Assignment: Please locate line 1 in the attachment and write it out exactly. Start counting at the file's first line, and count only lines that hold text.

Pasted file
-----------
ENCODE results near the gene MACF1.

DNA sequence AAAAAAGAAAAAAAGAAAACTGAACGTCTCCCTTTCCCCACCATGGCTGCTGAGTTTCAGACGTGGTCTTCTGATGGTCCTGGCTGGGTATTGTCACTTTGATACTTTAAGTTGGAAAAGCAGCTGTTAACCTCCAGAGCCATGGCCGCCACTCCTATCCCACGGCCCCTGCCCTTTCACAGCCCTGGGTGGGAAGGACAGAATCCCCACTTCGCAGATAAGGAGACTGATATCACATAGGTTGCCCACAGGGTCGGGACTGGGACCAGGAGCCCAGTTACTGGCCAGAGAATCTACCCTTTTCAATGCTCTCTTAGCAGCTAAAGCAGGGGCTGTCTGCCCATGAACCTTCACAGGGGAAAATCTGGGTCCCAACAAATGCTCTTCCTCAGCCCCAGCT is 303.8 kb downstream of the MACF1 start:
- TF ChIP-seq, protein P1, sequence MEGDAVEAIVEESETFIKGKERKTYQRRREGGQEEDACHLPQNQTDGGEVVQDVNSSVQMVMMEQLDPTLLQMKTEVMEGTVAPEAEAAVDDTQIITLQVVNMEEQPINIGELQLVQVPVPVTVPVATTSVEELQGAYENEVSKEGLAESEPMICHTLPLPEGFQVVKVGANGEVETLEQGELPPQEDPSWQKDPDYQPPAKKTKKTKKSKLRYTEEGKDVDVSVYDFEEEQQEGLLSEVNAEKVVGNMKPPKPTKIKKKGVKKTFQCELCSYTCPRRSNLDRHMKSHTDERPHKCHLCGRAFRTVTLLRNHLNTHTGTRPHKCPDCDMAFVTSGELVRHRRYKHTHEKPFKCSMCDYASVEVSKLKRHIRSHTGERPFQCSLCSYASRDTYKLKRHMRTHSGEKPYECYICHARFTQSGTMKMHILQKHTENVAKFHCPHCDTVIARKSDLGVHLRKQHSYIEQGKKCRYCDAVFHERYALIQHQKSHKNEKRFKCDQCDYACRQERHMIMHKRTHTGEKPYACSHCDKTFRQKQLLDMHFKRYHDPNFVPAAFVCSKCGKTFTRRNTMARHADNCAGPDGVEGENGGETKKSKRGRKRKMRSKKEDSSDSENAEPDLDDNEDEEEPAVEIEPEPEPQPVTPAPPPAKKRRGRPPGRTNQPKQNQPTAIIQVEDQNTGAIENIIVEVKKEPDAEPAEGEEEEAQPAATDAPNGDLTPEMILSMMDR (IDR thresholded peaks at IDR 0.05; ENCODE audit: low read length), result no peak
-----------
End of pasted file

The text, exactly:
ENCODE results near the gene MACF1.